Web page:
Vince Caponi, CEO of St. Vincent Health in Indianapolis and former trustee of Saint Mary’s College, spoke to Saint Mary’s students in a self-described “true David Letterman fashion” talk called “The Top 10 Rules to Live By.” The College’s “Cross Currents” program sponsored this talk as part of its ongoing Collegiate Speaker Series. Using anecdotal framework from his experiences with his daughters, Caponi addressed students with advice on how to approach the business world after graduation. Introducing his “top 10,” He told students that they should consider three things as they go through college and enter the business world. “In order to be a good student, person, employee, there are three things we all want from our experiences: you want to be in on the things that affect you, you want recognition for a job well done, you want to know what you do makes a difference in people’s lives and have a very clear sight of what role you play,” Caponi said. He followed with his top 10 rules to live by. Caponi said his first two rules, humility and gratitude, were underrated traits of real leaders. Going into the business world, he said, someone would take a chance on you because you have no experience, and it is important to demonstrate your thanks for the opportunities you are given. His third rule was about ethics. “The ethical part is your handshake; it is your honor,” Caponi said. “It’s something only you have and you are the only one who can make that positive of negative.” The fourth rule was to have a sense of humor, which is important because you have to learn to laugh at yourself. Caponi said laughter can help relieve tensions in a lot of difficult situations. Caponi also said that everyone should have a “can-do, positive attitude.” He told students to remain positive, especially when first entering the career world. “There are people that walk around with a cloud over their heads, but that will get you nowhere,” Caponi said. “When you apply for jobs, there are going to be a lot of people who are going to tell you that you can’t do it, but you have to remember that you are a gift from God and that you have a unique talent.” Sixth on Caponi’s list was to love where you are. He said that if one does not receive their ideal position in the company, take advantage of the opportunity because situations tend to work out in the end. As a seventh rule, Caponi said he would advise everyone to try and learn something new everyday. Learning new things, especially details about people, can break down the walls that divide us and allow us to start building relationships. His advice was to learn from outlets that you don’t necessarily agree with. The eighth rule was to communicate often and clearly. Caponi stressed the importance of communication, both verbal and physical communication. “In terms of jobs, communication is very important,” Caponi said. “It’s really important that you do it clearly, understandably and often.” The ninth rule to live by, according to Caponi, was to remember that there are two sides to every story. Keeping this in mind, Caponi said, do not rush to judgment and give people the benefit of the doubt. He also said that it is important to explore, probe and to find out the truth in these situations. Caponi’s culminated his top 10 list with a rule that he said was probably the most important of the 10 — volunteer. He said location isn’t an excuse, because there is always an opportunity to spend time giving of yourself to others. “My advice to you is do what you do, and love what it is that you do,” Caponi said.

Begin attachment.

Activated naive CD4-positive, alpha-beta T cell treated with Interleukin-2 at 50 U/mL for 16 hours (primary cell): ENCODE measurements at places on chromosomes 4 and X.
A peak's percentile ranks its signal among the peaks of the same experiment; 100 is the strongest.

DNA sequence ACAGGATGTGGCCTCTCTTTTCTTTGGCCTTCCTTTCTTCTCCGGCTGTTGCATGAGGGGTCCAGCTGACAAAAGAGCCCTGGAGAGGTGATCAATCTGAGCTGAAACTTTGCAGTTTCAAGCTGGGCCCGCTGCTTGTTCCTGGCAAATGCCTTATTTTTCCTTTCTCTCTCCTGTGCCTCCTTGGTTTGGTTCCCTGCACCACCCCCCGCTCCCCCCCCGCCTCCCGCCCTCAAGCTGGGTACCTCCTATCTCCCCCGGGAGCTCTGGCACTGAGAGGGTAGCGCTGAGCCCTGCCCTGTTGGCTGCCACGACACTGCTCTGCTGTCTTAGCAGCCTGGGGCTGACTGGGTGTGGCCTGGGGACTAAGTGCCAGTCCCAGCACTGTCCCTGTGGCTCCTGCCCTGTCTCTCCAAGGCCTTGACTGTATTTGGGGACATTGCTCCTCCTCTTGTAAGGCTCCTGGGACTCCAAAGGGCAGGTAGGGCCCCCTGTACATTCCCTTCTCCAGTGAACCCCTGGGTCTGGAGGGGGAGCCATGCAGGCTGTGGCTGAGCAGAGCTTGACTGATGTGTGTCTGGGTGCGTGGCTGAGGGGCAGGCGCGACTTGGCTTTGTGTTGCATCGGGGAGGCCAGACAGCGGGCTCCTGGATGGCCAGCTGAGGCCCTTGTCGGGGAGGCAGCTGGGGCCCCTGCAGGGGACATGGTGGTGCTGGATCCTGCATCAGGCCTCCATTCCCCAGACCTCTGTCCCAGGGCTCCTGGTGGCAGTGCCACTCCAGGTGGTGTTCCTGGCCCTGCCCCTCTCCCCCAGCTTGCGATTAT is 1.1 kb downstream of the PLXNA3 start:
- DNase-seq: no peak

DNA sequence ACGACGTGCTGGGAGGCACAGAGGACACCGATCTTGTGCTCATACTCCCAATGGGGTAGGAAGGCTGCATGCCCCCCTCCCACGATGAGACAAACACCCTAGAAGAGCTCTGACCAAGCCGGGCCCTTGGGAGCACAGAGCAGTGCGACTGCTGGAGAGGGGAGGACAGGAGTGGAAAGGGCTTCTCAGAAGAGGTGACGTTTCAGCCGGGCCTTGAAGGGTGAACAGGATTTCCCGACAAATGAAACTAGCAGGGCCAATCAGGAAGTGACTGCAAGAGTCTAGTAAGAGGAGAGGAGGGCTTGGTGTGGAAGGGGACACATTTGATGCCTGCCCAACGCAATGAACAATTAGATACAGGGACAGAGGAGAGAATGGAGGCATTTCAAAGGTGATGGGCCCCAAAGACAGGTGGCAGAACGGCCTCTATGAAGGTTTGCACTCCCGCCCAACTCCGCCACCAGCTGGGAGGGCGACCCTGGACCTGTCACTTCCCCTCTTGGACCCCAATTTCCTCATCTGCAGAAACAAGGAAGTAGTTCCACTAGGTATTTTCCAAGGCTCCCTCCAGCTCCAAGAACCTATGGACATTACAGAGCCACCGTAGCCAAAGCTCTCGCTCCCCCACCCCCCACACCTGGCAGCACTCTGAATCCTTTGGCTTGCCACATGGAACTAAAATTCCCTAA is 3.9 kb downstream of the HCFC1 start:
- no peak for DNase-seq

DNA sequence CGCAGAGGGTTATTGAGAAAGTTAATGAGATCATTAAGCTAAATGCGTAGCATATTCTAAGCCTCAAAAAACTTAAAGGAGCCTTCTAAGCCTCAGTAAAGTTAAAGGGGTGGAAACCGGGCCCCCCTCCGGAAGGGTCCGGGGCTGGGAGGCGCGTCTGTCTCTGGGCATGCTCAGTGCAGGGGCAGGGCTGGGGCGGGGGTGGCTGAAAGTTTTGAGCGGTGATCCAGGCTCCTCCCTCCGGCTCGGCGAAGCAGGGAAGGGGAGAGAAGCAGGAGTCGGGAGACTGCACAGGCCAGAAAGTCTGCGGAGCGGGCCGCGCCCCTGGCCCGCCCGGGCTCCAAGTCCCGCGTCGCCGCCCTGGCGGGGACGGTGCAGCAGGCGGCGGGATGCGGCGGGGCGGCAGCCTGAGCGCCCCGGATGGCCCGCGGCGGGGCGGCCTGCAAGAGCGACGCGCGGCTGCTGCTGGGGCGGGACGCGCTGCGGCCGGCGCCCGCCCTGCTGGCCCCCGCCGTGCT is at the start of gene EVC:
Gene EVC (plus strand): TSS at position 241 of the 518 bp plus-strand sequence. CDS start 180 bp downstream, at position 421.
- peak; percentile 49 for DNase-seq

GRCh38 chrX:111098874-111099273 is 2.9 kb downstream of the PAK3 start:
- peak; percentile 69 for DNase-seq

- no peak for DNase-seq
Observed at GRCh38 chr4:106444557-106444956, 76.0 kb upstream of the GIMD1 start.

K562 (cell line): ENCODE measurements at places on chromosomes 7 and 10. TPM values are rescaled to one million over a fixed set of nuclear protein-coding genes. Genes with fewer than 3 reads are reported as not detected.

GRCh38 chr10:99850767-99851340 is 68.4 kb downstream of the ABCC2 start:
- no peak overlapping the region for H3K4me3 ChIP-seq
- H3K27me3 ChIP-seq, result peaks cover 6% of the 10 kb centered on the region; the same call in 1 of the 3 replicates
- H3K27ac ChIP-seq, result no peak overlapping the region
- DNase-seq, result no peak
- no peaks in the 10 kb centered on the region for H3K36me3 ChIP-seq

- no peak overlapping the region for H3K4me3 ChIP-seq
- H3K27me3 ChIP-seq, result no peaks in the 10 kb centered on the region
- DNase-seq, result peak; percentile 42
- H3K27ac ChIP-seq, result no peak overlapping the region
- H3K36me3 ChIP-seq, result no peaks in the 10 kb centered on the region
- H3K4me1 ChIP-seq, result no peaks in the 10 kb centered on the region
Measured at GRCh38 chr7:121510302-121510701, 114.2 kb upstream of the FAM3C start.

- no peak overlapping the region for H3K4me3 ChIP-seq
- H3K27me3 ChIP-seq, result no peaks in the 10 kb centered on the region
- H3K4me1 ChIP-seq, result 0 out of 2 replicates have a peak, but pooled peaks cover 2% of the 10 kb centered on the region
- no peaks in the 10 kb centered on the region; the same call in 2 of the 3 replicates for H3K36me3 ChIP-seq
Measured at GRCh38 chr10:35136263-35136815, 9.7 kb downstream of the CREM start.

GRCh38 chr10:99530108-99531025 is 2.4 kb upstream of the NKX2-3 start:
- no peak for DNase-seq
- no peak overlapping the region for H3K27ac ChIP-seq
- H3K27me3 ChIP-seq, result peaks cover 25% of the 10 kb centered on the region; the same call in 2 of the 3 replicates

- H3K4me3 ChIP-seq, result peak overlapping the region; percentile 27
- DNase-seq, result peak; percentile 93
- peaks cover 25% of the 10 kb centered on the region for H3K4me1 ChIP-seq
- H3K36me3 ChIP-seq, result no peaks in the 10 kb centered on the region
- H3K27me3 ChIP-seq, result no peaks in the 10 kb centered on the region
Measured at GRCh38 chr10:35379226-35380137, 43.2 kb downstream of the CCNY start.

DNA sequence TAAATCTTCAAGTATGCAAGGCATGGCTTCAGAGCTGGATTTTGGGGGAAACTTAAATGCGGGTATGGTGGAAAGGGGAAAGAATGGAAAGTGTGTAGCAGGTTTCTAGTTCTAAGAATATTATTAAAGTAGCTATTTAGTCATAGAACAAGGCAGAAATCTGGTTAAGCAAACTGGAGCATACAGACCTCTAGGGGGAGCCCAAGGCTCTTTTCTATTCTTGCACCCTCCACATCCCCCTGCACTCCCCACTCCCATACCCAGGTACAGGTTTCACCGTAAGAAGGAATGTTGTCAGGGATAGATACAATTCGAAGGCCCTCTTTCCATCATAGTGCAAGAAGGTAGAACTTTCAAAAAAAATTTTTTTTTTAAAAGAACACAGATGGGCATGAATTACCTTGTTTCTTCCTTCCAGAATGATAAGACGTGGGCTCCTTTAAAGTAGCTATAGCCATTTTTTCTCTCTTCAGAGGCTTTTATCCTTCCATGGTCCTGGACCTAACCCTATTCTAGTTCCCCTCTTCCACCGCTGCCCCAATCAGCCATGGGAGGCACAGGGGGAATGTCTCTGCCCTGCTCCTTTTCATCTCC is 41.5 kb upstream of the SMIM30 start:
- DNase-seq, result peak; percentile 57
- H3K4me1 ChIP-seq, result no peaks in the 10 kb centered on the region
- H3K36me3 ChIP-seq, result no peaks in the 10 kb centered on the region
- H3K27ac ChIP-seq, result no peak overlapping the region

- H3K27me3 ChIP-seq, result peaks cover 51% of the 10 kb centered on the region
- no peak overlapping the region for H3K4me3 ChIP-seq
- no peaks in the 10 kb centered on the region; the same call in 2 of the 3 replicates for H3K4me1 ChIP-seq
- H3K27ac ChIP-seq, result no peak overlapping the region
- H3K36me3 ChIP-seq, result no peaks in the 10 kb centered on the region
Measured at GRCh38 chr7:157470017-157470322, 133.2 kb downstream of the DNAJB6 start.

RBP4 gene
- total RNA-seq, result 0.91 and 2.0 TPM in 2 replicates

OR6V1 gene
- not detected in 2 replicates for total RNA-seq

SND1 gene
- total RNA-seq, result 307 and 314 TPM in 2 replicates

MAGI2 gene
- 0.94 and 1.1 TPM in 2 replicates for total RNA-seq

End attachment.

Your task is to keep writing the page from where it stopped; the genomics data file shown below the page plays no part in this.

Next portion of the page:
The auto loan industry is massive and chances are that if you are a financial institution, you are also in the auto loan lending game. For the first time in first-quarter history, open auto loans have surged past $1 trillion per market research firm, Experian Automotive. Due to their findings, they have advised lenders to “keep a close eye on delinquency trends to ensure the market remains healthy.” Should consumers keep making timely monthly payments, the market has a greater chance of maintaining affordable financing options. While auto loans can offer profitability for a financial institution, there are also some downfalls and risk when it comes to the lending industry. In recent years, the auto-loan industry has seen a rise in delinquencies. And, of course, this is never a good thing for financial institutions.When borrowers can’t afford to or don’t make their auto loan payments on time, it can take a toll on a lender’s bottom line. According to the Q4 2016 Industry Insights Report by TransUnion, the auto delinquency rate reached 1.44% to close 2016, a 13.4% increase from 1.27% in Q4 2015. Auto delinquency is at its highest level since the Q4 2009 reading of 1.59%. But, these trends are not limited to the auto industry; delinquencies are on the uptick when it comes to credit cards as well. So, what does this mean for financial institutions? It means that no matter how diligent or conservative your lending practices may be, it is inevitable that some borrowers will default on their loans. continue reading » 7SHARESShareShareSharePrintMailGooglePinterestDiggRedditStumbleuponDeliciousBufferTumblr